Contrary to America's seemingly unanimous gut feeling on the matter, a jury on July 5 found Casey Anthony not guilty of murdering her 2-year-old daughter, Caylee. Crowds outside the courtroom chanted, demanding that "justice for Caylee" be served. Within hours, a doctored photo featuring Anthony cozying up with the most notorious fugitive of the public trust, O.J. Simpson, began making the rounds on Facebook.
Now, less than a month later, what many an angry Facebook status or tweet has called a miscarriage of justice has inspired a familiar response: the conception of a new law bearing the name of the departed. Naturally, Tennessee lawmakers are at the front of the hysterical-response curve with their version of "Caylee's Law," a bill that would punish parents for failing to report a missing child within a certain time frame.
Public outcry over such a heinous crime is understandable, but similarly inspired legislation has had mixed results. One such case is Megan's Law, passed in New Jersey in 1994 and named after 7-year-old Megan Kanka, who was raped and killed by a convicted sex offender who had moved in across the street from her family. Once enacted at the federal level in 1996, it required that all states adopt a procedure for notifying the public of any registered sex offenders in an area.
But in 2009, a study of the law's effectiveness in New Jersey funded by the Department of Justice found its effects did not match its intent. The concluding report said the law had not reduced sexual re-offenses, and its growing cost might not be justifiable.
While the particulars of the Anthony case are different, the call for corrective legislation is similar. "Caylee's Law" would criminalize what many found to be the most offensive piece of circumstantial evidence against Anthony: her failure to report Caylee missing for 31 days. As of this writing, more than 1.2 million people had signed the Change.org petition, where — after an online feedback loop appeared to give a semblance of substance to the outrage — the idea for the law began. Attentive to the publicity, lawmakers in as many as 20 states have proposed some version of it.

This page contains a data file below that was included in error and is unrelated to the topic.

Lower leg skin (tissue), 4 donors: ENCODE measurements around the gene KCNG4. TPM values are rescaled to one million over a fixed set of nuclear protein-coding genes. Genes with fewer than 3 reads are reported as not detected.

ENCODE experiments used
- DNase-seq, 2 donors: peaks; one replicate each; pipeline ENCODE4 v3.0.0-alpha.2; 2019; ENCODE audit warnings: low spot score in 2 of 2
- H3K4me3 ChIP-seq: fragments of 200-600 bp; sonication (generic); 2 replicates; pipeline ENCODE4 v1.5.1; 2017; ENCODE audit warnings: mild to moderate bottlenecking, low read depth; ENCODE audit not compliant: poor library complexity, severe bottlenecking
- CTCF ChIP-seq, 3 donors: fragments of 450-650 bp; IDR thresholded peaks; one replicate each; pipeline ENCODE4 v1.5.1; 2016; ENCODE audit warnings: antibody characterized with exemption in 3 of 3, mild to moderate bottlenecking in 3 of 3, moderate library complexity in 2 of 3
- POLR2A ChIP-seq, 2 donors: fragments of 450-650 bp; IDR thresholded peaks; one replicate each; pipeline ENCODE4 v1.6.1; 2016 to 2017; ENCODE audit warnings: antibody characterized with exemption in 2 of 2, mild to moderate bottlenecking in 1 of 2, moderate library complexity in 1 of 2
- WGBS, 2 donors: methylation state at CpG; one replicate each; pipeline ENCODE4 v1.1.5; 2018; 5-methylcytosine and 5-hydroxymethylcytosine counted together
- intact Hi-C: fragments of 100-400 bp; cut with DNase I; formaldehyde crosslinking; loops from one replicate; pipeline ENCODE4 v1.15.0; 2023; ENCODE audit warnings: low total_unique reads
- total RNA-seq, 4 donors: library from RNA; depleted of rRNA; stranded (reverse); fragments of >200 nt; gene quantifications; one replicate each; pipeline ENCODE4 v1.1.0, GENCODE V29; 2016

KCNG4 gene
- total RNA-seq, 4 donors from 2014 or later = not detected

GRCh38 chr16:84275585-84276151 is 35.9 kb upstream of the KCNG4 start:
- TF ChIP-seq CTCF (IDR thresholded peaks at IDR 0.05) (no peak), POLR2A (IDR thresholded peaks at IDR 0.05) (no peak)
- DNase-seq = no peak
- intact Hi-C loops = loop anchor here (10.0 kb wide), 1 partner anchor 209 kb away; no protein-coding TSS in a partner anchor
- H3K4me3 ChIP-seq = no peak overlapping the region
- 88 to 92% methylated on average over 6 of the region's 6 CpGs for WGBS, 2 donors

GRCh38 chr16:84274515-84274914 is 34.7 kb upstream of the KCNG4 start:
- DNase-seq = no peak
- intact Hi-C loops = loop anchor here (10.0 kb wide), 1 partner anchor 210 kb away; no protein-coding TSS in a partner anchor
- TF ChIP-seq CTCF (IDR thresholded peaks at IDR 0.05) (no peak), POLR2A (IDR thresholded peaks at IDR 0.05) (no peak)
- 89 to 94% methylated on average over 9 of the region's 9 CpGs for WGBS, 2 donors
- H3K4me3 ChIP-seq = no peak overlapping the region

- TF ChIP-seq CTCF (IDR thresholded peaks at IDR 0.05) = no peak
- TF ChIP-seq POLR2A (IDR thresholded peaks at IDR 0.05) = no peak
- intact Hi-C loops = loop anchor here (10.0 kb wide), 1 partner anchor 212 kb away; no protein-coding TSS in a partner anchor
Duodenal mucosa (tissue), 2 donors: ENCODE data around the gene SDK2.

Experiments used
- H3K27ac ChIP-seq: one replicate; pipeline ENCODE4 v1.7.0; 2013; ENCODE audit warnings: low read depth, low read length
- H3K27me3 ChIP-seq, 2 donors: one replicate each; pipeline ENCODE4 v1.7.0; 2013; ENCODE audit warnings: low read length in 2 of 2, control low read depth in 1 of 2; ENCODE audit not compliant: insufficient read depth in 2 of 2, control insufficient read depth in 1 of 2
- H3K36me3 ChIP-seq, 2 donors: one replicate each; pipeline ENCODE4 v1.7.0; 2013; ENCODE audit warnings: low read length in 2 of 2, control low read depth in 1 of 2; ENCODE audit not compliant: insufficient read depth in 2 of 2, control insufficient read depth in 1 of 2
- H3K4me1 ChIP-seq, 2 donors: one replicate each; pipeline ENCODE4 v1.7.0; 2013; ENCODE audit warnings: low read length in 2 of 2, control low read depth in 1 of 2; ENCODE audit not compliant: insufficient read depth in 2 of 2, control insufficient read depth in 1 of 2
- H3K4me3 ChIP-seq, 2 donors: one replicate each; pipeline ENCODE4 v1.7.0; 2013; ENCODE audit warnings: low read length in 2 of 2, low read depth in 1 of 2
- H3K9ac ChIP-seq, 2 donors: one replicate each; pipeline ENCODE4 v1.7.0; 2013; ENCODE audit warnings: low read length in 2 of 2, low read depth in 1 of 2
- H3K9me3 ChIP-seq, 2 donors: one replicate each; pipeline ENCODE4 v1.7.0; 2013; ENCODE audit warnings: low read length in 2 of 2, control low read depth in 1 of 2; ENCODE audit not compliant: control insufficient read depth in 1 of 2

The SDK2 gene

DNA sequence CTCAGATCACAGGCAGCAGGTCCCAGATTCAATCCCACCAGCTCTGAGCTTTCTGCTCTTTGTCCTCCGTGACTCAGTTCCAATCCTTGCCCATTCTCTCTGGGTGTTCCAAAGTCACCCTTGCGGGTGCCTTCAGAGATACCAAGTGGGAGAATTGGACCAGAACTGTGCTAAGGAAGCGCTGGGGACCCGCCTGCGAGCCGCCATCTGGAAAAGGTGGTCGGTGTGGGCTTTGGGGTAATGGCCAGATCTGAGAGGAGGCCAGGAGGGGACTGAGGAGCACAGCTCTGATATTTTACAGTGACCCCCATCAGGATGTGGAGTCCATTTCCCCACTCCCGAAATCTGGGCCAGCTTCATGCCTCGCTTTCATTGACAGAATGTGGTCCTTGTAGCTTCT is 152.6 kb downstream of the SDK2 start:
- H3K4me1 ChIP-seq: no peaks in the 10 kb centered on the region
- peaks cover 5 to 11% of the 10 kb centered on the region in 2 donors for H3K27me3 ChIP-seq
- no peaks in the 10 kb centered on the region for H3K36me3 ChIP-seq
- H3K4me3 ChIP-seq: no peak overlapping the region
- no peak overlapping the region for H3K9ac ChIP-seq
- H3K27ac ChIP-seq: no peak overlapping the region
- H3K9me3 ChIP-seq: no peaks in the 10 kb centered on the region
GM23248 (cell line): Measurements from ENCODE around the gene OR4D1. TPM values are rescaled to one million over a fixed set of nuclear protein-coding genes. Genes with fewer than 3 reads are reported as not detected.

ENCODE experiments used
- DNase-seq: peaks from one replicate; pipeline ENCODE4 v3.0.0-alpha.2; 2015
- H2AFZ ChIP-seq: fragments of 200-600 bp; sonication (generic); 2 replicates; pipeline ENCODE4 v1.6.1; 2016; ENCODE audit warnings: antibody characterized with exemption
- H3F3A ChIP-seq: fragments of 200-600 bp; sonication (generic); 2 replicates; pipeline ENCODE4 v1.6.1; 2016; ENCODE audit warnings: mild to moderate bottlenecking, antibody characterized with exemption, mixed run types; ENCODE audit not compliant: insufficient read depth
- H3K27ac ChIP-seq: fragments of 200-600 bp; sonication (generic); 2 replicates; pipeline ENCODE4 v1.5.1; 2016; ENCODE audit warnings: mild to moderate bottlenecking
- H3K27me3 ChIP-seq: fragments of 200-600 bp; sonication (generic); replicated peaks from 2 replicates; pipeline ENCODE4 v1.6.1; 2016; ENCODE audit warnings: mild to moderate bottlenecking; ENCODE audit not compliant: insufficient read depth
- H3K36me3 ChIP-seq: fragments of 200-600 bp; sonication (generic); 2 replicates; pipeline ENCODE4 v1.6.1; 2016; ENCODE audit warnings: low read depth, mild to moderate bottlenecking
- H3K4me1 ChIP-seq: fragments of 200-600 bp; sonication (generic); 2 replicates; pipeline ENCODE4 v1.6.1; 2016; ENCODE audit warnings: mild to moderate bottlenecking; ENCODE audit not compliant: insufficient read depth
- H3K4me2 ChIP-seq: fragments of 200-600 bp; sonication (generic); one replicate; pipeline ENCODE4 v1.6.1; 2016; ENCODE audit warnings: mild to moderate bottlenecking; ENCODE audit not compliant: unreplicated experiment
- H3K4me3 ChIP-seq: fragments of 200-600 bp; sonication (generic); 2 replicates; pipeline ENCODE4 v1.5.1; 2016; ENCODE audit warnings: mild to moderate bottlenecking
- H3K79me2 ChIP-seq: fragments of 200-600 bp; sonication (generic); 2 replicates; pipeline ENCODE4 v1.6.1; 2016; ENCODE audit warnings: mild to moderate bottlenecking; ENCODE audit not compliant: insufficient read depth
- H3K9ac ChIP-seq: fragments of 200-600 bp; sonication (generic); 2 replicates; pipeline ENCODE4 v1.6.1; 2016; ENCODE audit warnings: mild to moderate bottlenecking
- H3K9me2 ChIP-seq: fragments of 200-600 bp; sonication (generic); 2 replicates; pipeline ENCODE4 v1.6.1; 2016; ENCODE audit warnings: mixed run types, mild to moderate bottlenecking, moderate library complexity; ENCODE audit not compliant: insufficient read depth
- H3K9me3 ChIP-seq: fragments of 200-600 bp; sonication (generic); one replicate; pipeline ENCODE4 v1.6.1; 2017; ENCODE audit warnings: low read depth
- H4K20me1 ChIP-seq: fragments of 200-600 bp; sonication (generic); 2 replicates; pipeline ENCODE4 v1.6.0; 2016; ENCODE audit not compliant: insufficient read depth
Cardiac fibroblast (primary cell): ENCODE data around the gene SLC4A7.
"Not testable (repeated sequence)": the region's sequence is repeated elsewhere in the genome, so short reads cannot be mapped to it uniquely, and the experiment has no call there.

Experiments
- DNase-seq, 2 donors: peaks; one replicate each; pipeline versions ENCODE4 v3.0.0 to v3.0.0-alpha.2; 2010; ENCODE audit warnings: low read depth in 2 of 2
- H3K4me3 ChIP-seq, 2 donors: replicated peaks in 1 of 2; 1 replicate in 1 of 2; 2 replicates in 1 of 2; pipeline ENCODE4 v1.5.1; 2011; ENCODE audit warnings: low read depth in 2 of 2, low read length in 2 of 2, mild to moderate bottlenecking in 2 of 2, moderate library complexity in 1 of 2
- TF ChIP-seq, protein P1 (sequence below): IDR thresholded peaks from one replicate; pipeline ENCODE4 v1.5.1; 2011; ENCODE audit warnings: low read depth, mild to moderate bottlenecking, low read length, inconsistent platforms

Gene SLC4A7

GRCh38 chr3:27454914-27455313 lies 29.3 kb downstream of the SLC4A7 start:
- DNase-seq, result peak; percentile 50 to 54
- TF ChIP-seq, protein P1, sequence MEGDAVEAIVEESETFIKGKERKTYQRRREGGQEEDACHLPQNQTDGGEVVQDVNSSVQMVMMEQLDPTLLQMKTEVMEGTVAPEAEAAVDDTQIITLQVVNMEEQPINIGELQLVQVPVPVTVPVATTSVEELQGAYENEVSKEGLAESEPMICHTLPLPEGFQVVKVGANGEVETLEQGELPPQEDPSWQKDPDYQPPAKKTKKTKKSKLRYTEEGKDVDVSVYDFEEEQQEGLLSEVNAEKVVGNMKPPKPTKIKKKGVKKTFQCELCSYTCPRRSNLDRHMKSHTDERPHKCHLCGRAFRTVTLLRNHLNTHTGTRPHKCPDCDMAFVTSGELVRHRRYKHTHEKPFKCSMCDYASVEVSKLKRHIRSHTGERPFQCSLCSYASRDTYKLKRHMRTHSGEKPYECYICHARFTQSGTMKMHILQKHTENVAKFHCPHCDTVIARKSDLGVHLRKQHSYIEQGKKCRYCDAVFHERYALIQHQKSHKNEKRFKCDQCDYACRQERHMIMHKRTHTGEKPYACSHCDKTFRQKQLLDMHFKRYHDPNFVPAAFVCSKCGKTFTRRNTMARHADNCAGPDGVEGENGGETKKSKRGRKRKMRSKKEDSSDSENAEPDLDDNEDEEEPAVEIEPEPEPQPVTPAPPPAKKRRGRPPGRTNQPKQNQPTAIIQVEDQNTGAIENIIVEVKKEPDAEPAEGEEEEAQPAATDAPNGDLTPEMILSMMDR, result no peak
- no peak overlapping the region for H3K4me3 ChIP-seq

Legislators in three states have already filed versions of the bill: Florida, New Jersey and Tennessee. Here, state Rep. Tony Shipley proposed HB 2162, "The Caylee Anthony Act," on July 11, less than a week after the verdict. The bill would make it a Class E felony for a physically able parent not to report a missing child within 24 hours of the time they "knew, learned or believed" that child was missing.
The bill recently found a Senate sponsor in Murfreesboro's Bill Ketron, chairman of the Senate's Republican Caucus and a master of surfing the winds of the political fringe. His greatest moves include proposals to outlaw the Muslim practice of Shariah (it has since been amended), give driver's license exams in English only, and study the possibility of creating a unique currency for Tennessee, should the Federal Reserve collapse. To those who believe the bill is based more in reaction than reason, Ketron's endorsement was a confirmation of sorts.
Such slapdash legislating is no way to build a sensible legal structure, says Terry Maroney, a criminal law professor at Vanderbilt University whose areas of expertise include the role of emotion in law. She says that, while she understands the instinct behind this and similar movements, it's not a tendency she supports.
"I think the problem with this kind of approach to criminal law is that it's shortsighted," she says. "It takes something about a particular case, takes it out of context, and then builds this new legal rule around it and patches it onto the pre-existing legal framework."
Ketron didn't respond to a request for comment. In a recent Tennessean op-ed, he summoned the public frustration to prove a point no one is arguing: When it comes to reporting a child missing, time is of the essence.
To those who doubt the prudence of "Caylee's Law," that's precisely the problem: What attentive parent would intentionally wait to report their child missing? And on the flip side, would a negligent parent — or one with murderous intent — be deterred by the threat of a Class E felony?
"It's never a good idea to build rules around the exceptions," Maroney says. "In the vast majority of cases, parents are going to report their children missing. What upsets people about the Casey Anthony case is that she didn't for so long, but that's extraordinarily aberrant."
Rather than adding a law that could easily ensnare the innocent, Maroney says increased efforts on the front end of cases like Caylee Anthony's are a better approach.
"Passing 'Caylee's Law' may be easy, but I don't think it will do anything, and it could do a lot of harm," she says. "What I'd rather see is that kind of mobilization to strengthen our mechanisms for child welfare enforcement. Of course, that's not as easy as, say, liking something on a Facebook page."
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